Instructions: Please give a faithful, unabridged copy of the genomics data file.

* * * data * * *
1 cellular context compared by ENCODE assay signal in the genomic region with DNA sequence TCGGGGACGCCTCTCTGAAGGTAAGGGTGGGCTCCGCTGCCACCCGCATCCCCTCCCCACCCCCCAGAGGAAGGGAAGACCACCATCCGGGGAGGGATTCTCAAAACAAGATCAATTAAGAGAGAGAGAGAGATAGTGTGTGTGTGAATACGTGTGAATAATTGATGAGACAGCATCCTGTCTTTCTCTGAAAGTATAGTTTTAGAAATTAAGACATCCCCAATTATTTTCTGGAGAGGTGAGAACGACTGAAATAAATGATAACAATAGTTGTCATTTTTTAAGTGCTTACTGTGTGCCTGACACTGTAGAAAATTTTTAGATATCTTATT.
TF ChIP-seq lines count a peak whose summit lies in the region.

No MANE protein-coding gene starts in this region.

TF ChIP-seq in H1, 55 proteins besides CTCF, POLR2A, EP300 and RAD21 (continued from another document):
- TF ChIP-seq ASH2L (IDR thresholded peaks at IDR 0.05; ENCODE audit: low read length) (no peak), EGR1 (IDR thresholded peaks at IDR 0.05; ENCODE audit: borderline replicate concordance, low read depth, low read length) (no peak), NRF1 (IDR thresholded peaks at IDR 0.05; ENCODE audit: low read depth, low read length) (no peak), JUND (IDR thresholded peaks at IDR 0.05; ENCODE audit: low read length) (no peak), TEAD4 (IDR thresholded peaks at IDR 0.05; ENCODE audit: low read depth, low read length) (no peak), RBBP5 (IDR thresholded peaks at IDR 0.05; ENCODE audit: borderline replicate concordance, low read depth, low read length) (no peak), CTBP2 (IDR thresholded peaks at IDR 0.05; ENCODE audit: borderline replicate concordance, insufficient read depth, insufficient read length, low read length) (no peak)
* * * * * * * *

1 cellular context compared by ENCODE assay signal in the genomic region with DNA sequence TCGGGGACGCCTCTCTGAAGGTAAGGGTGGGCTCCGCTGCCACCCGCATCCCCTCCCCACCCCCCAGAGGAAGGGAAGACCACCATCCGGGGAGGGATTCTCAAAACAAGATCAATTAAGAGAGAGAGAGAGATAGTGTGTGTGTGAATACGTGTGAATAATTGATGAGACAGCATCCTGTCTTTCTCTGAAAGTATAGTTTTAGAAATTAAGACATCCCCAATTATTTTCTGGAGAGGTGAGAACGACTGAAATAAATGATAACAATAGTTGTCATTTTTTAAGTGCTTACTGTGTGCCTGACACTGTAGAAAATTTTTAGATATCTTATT.
TF ChIP-seq lines count a peak whose summit lies in the region.

No MANE protein-coding gene starts in this region.

TF ChIP-seq in H1, 55 proteins besides CTCF, POLR2A, EP300 and RAD21 (continued from another document):
- TF ChIP-seq ASH2L (IDR thresholded peaks at IDR 0.05; ENCODE audit: low read length) (no peak), EGR1 (IDR thresholded peaks at IDR 0.05; ENCODE audit: borderline replicate concordance, low read depth, low read length) (no peak), NRF1 (IDR thresholded peaks at IDR 0.05; ENCODE audit: low read depth, low read length) (no peak), JUND (IDR thresholded peaks at IDR 0.05; ENCODE audit: low read length) (no peak), TEAD4 (IDR thresholded peaks at IDR 0.05; ENCODE audit: low read depth, low read length) (no peak), RBBP5 (IDR thresholded peaks at IDR 0.05; ENCODE audit: borderline replicate concordance, low read depth, low read length) (no peak), CTBP2 (IDR thresholded peaks at IDR 0.05; ENCODE audit: borderline replicate concordance, insufficient read depth, insufficient read length, low read length) (no peak)